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From "Roy T. Fielding" <field...@gbiv.com>
Subject restructuring mod_ssl as an overlay
Date Wed, 07 Jun 2006 20:03:48 GMT
After quite a bit of delving into the US export requirements for
encryption-related software, I have found that we are able to
distribute 100% open source packages with identifiable source code
to anyone not in the banned set of countries.  However,

   a) we have to file export notices prior to each release in which
      the crypto capabilities are changed;

   b) we have to file export notices prior to publishing each binary
      package that includes mod_ssl and the notice must include a
      URL to the 100% open source version of that package;

   c) each redistributor (re-exporter) of our packages must do the same
      [I am unsure if that means every mirror is supposed to file as  
well,
      but for now I am guessing that they don't];

   d) we can only distribute binary versions of openssl if we can point
      to the 100% open source package from which it was built *and*
      file an export notice for that package prior to our publication;

   e) people who are in the banned set of countries and people in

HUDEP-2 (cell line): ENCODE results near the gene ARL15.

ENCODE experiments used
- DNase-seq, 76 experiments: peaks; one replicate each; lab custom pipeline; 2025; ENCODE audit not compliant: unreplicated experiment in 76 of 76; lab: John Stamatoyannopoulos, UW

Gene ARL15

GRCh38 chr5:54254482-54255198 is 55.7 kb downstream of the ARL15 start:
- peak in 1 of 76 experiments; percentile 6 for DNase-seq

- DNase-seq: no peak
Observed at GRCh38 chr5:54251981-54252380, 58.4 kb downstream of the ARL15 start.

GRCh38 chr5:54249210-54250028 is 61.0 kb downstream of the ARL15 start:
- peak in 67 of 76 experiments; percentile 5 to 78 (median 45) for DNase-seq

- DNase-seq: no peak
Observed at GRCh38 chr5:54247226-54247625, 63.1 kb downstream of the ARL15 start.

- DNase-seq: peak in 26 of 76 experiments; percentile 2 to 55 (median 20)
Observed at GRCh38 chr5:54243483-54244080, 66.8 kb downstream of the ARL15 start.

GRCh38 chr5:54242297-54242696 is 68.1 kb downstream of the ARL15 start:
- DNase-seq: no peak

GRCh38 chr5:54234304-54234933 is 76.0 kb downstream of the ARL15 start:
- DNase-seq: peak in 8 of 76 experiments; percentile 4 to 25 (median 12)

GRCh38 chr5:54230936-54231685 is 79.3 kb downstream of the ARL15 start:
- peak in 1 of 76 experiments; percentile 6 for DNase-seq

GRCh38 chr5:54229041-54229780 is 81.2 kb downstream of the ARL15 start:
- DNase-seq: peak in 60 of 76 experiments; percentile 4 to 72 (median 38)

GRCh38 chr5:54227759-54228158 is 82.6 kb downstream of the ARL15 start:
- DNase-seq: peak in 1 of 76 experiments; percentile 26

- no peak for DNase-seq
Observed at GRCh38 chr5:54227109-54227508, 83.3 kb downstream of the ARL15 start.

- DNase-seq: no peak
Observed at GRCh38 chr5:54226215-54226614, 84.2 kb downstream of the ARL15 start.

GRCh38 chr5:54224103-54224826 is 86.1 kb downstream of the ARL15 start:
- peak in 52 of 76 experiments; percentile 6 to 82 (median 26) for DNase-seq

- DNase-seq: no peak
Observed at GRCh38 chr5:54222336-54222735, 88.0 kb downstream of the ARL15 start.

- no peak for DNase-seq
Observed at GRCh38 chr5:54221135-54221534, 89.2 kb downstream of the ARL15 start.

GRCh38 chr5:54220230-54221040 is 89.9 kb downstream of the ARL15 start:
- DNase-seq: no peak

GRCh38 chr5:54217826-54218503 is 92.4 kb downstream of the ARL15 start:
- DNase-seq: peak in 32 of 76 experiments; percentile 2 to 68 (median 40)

countries that forbid encryption cannot legally download the
      current httpd-2 packages because they include mod_ssl even when
      it won't be used.

Given those constraints, I would prefer to separate the httpd releases
into a non-crypto package and a crypto overlay, similar to what most
of the packaging redistributors do (fink, apt, etc.).

I think the best way to accomplish that is to separate mod_ssl into
a subproject that is capable of producing overlay releases for each
release of httpd.  In other words, each package would depend on an
installed instance of httpd and (depending on platform) install
mod_ssl on top along with, optionally, a specific version of openssl.
We can then limit our crypto export notices to releases of the ssl
code (where we are much more likely to remember the export process).

Thoughts?  Anyone have any better ideas?

....Roy

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